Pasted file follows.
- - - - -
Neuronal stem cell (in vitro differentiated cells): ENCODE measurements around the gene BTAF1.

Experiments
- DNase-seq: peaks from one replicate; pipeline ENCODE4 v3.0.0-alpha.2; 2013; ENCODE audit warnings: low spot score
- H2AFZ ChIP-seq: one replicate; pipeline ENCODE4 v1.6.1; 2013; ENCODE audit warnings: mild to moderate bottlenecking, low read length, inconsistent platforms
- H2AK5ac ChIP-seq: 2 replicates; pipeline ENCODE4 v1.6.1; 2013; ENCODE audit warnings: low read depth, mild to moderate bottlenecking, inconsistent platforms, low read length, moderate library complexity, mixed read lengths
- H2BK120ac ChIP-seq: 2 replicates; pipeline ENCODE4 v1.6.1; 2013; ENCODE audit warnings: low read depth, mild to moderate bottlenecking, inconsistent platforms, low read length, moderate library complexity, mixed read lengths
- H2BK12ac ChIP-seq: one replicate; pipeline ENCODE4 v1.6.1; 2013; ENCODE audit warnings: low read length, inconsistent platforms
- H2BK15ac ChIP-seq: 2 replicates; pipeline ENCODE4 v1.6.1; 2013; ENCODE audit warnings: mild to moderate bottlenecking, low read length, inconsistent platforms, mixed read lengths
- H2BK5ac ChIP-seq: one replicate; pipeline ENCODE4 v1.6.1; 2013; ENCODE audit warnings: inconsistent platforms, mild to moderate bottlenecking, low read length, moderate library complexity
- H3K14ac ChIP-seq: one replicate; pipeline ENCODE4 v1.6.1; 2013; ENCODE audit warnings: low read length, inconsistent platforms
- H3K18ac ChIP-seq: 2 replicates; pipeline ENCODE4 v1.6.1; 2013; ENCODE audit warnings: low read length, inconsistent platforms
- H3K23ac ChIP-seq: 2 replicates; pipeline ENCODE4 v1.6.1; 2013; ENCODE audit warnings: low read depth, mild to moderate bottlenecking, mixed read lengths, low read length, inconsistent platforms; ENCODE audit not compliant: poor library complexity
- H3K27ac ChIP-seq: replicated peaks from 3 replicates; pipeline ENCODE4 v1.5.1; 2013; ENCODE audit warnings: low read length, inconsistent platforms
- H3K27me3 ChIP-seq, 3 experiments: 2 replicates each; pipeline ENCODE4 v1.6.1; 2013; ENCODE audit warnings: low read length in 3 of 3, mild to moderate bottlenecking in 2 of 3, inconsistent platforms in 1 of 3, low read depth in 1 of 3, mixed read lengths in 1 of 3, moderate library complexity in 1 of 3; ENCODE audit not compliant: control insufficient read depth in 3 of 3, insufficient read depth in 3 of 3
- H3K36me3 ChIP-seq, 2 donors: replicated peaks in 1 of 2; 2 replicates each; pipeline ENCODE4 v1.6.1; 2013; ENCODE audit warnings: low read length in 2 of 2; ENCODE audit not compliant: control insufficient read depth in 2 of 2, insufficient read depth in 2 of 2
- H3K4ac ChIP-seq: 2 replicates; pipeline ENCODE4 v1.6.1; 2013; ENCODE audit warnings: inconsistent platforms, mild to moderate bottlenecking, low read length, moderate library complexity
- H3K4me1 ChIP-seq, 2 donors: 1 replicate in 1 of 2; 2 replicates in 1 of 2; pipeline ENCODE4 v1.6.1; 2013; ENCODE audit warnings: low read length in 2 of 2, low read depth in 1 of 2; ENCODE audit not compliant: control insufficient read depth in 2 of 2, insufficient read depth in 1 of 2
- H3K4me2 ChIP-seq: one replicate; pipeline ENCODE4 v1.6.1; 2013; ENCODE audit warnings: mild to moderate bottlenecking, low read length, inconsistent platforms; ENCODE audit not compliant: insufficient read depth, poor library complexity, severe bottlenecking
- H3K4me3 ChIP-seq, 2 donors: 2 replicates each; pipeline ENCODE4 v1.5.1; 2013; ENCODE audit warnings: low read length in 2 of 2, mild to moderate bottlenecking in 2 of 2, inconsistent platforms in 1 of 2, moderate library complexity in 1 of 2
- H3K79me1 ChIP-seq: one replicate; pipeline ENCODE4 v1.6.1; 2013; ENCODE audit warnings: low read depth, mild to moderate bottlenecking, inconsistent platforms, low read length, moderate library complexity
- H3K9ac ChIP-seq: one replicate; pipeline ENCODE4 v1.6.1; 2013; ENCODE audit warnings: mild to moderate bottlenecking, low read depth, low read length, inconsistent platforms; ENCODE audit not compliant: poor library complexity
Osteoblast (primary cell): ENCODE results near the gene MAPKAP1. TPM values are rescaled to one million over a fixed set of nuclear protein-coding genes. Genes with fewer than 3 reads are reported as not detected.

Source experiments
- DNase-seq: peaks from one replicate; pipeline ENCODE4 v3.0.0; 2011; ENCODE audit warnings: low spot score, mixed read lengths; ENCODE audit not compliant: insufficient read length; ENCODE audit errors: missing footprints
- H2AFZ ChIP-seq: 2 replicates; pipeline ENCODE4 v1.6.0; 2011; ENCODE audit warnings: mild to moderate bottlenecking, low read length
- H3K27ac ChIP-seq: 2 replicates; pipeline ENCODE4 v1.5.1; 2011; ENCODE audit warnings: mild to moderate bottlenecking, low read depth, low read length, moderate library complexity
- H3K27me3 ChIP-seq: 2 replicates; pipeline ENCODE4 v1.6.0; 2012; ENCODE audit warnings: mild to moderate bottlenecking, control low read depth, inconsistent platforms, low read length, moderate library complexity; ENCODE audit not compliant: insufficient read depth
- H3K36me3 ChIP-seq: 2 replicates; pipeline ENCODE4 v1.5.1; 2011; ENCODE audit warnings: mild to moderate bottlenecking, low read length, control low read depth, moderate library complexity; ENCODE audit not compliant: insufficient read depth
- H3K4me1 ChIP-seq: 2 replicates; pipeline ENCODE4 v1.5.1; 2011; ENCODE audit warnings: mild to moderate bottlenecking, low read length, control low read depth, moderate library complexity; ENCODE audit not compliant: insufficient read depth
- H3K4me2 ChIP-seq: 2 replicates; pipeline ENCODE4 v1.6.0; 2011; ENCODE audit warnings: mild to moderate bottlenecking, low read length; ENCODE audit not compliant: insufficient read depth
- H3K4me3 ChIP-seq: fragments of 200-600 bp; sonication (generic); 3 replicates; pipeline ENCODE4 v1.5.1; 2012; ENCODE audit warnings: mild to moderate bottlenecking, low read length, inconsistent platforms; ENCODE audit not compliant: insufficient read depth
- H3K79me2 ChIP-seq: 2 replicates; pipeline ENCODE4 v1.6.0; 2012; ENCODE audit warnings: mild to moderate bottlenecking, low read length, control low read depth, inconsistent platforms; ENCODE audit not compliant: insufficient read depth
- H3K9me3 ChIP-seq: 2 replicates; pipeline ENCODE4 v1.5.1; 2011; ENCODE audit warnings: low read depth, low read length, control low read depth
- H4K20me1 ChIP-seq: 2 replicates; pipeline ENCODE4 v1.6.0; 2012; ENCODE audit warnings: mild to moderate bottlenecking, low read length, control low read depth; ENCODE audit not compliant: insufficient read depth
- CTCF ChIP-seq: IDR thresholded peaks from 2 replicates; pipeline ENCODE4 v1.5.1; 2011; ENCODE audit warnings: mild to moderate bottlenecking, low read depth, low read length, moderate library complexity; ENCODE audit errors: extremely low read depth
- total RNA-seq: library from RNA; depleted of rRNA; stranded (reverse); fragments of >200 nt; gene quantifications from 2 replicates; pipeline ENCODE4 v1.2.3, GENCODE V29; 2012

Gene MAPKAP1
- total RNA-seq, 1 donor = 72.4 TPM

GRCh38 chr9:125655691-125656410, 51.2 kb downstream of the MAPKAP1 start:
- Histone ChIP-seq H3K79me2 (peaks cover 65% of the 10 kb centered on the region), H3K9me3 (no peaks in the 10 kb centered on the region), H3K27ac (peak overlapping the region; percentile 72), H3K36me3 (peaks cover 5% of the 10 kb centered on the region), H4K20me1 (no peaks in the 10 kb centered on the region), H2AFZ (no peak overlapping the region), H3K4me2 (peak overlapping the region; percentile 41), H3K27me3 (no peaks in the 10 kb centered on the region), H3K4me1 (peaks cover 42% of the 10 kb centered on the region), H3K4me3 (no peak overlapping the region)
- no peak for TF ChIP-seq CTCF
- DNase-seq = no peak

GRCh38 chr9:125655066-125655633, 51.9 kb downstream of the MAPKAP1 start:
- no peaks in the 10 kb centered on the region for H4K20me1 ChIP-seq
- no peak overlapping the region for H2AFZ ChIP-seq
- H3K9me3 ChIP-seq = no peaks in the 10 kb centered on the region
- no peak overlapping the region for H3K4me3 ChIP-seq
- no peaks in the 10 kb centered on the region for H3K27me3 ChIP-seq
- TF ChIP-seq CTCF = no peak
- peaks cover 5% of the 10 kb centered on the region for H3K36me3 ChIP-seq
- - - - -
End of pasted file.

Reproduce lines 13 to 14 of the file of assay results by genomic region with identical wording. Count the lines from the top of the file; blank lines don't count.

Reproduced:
- H3K27ac ChIP-seq: replicated peaks from 3 replicates; pipeline ENCODE4 v1.5.1; 2013; ENCODE audit warnings: low read length, inconsistent platforms
- H3K27me3 ChIP-seq, 3 experiments: 2 replicates each; pipeline ENCODE4 v1.6.1; 2013; ENCODE audit warnings: low read length in 3 of 3, mild to moderate bottlenecking in 2 of 3, inconsistent platforms in 1 of 3, low read depth in 1 of 3, mixed read lengths in 1 of 3, moderate library complexity in 1 of 3; ENCODE audit not compliant: control insufficient read depth in 3 of 3, insufficient read depth in 3 of 3